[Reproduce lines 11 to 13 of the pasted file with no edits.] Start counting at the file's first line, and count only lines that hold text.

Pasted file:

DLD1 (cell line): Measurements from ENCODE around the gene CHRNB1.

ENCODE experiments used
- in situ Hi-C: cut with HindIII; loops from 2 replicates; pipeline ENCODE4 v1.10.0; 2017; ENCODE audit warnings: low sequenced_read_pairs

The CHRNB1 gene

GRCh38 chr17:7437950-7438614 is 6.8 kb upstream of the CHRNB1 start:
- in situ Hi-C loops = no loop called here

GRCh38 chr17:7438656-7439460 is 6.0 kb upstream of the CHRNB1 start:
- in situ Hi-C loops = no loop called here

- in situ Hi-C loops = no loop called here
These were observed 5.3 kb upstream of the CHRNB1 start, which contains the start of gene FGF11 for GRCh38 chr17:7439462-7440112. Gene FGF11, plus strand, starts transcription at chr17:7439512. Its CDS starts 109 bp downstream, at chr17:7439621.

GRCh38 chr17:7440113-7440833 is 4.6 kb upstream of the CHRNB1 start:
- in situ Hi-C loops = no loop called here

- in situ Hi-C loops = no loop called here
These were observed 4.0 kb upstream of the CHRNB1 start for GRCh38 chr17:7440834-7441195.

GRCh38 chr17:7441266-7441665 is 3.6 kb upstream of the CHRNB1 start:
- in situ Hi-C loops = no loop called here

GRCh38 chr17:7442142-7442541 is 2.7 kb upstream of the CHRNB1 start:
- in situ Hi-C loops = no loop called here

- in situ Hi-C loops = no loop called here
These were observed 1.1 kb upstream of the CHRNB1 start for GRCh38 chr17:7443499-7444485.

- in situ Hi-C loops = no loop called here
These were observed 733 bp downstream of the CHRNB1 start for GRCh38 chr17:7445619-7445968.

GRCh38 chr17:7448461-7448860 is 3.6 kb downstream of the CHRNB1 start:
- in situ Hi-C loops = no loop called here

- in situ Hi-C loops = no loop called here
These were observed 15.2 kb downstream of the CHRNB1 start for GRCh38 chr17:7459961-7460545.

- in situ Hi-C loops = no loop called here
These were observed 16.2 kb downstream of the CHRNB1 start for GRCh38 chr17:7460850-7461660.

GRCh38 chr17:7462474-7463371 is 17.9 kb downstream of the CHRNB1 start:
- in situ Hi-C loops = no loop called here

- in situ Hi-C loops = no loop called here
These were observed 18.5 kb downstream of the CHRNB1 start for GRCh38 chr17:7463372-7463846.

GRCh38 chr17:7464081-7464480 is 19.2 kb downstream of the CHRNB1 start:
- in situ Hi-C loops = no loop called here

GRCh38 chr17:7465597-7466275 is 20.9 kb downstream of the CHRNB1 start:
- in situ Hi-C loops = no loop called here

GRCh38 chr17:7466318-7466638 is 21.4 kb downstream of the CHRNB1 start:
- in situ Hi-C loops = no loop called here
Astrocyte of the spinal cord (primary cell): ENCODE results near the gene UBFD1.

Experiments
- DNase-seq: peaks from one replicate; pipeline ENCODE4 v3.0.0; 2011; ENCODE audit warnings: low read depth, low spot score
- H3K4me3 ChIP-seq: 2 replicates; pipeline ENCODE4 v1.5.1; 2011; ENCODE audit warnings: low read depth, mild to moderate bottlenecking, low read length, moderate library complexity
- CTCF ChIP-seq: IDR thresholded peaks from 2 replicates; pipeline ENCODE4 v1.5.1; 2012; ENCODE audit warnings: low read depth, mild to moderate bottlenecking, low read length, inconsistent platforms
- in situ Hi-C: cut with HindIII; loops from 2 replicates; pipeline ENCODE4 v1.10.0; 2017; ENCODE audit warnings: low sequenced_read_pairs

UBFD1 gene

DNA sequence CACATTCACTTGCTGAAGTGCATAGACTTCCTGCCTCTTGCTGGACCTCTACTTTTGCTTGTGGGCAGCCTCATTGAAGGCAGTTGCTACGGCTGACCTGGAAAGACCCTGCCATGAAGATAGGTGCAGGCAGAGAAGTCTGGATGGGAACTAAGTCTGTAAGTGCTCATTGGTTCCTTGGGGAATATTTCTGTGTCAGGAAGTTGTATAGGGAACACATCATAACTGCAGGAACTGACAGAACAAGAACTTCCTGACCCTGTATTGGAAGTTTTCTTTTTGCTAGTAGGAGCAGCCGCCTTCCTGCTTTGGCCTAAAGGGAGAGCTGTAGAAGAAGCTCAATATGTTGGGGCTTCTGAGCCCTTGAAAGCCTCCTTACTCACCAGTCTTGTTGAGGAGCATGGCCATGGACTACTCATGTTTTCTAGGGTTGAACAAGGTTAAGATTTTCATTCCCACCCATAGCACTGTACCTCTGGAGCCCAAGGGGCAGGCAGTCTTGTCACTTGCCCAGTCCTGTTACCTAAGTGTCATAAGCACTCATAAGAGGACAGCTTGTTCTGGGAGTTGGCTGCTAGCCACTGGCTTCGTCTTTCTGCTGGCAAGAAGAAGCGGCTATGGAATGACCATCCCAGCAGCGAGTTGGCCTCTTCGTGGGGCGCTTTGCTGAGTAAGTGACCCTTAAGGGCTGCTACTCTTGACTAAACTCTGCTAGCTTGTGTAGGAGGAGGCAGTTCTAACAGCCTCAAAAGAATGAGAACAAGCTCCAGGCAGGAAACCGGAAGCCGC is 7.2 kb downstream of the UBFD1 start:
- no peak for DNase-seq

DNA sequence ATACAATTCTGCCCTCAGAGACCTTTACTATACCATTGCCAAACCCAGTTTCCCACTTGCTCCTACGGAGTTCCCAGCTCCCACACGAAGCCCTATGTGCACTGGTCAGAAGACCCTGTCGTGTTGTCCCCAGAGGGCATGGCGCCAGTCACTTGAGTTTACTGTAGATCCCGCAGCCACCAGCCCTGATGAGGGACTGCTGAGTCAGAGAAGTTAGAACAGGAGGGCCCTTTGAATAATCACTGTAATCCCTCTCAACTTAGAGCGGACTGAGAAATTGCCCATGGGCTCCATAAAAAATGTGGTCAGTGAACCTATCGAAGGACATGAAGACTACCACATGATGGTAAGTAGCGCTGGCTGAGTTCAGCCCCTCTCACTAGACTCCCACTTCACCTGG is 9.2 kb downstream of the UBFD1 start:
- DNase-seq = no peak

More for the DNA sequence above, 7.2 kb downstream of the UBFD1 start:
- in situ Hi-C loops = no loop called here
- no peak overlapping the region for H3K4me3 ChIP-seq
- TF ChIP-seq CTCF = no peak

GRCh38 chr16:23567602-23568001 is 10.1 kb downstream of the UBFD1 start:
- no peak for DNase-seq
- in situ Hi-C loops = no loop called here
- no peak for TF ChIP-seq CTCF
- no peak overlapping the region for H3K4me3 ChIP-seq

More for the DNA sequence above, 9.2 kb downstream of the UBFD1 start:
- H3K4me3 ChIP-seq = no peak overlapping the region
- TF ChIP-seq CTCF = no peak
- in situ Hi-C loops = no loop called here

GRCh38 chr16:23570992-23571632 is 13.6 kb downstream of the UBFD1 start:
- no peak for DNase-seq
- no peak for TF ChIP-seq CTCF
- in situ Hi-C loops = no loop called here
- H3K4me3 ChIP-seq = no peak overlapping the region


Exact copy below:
GRCh38 chr17:7440113-7440833 is 4.6 kb upstream of the CHRNB1 start:
- in situ Hi-C loops = no loop called here

- in situ Hi-C loops = no loop called here